Continuing care retirement communities (CCRCs) often require new residents to pay an entry fee in exchange for lifetime housing and priority access to healthcare, in addition to a monthly fee. These entry fees can be in the hundreds of thousands of dollars. In many cases, a sizable portion of the entry fee may be refundable to the resident if they move out, or on the resident’s death.
There are different types of refund agreements you can make, depending on what your CCRC offers. For example, a declining balance contract would provide a refund if the resident moves out or passes away within a certain period of time after taking residency, usually somewhere between two and four years. The amount of the refund available reduces over that period until no refund remains. Some CCRCs offer a refundable contract, which may also reduce gradually over the first few years, but not down to zero. For example, a 50% refundable contract might reduce the refund by 25% per year for the first two years, but the remaining 50% is always refundable, no matter how long the resident lives in the community. Generally speaking, however, these refunds, in any case, are reduced by amounts reflecting the resident’s increased need for care beyond what is covered by the monthly fee.
When a resident of a CCRC dies and a refund is owed, where does that refund go? Typically, it is the now-deceased resident who is the party to the CCRC agreement. This means that absent some other arrangement or procedure, the CCRC will have to write the refund check to the estate of the deceased resident. The only person who can cash such a check is the administrator or executor of the estate appointed in—you guessed it—a probate! We are always trying to avoid probate in California, so this is definitely not a desirable result.
What can you do? I am writing this now because I recently came upon this problem with a new client. In this case, the resident is already deceased. I have not seen any documentation in which the resident and the CCRC made an agreement as to who would get the refund upon the resident’s death. I am not certain if my recommendation will work, but what I would try if my client the resident was alive would be to ask the CCRC if the resident could prepare a writing directing the CCRC to give any refund to a specific person or, even better, to the trustee of the resident’s revocable living trust.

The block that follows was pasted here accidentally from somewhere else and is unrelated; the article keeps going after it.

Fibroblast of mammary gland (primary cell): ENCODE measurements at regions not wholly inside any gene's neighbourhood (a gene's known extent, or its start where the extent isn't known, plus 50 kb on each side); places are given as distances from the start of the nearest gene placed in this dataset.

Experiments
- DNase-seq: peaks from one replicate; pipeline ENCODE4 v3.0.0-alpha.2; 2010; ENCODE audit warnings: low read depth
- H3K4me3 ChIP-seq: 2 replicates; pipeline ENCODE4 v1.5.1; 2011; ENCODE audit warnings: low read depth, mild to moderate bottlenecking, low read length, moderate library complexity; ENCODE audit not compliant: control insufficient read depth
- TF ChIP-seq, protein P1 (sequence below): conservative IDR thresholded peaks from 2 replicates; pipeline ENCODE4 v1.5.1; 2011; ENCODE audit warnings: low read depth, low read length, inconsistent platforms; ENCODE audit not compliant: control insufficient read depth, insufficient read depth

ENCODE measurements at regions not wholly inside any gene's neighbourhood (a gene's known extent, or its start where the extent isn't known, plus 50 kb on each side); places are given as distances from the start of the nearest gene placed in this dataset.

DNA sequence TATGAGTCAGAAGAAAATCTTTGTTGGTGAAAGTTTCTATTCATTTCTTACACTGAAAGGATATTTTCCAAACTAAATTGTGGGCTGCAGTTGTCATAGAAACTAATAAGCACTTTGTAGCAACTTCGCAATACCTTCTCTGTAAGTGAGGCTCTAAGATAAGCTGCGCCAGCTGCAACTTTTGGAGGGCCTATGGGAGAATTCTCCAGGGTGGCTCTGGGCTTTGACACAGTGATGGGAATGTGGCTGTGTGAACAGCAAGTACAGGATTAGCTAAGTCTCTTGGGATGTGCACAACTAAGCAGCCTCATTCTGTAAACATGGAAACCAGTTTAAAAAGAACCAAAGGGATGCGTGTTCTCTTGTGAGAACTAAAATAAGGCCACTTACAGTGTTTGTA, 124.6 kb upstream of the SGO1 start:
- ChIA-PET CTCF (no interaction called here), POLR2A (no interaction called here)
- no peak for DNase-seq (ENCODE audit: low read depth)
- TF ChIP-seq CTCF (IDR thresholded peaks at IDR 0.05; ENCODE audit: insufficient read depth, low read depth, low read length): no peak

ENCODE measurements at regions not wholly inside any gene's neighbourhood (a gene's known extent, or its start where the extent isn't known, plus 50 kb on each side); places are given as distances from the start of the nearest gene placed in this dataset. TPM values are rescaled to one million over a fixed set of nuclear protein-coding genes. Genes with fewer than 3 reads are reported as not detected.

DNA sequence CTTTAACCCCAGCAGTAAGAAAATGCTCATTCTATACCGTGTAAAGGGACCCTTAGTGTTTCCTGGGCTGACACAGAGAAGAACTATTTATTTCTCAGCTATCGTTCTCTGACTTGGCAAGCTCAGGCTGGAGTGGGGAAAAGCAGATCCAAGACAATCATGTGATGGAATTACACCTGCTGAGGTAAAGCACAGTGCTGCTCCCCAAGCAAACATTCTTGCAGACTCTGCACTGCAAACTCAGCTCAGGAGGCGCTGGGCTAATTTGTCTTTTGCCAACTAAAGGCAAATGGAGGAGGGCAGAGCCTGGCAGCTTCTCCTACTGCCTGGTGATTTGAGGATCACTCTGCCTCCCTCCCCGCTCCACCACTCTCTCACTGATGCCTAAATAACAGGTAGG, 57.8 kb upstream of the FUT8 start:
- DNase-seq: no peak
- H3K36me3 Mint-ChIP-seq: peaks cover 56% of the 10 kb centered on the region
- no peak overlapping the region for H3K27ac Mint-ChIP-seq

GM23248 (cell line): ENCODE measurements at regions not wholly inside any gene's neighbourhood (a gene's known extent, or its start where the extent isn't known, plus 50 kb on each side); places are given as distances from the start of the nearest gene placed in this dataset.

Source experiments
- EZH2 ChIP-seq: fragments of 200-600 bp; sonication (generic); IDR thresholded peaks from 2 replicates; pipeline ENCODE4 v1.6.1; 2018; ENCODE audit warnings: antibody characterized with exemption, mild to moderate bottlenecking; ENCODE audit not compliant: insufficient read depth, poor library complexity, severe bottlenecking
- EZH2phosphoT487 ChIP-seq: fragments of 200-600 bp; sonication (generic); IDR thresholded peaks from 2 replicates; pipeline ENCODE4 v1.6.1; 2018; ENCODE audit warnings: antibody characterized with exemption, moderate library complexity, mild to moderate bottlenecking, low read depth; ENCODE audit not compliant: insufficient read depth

If you or a loved one is or is about to become a resident of a CCRC, it is very important to consider planning options for the potential refund of fees with an attorney.
[Ad] Walnut Creek Area neighbors! The time is now to protect yourself, your family, and the assets you’ve worked so hard for. If you don’t have an estate plan in place or need help updating the one you already have, we can help. California law is our specialty, and we will make sure you and your loved ones are prepared for the future starting now. If you have questions about our services or the content in this blog, please don’t hesitate to contact our team by calling 925.943.2740 or by sending an email to firstname.lastname@example.org. Or, if you’re ready to get started, get your discovery call on the books by visiting our calendar to pick a date and time that works for you. We can’t wait to speak with you.
Looking for more information on probate? Visit our probate resource page at https://absolutetrustcounsel.com/practice-areas/probate/ for guidebooks, podcasts, videos, and more!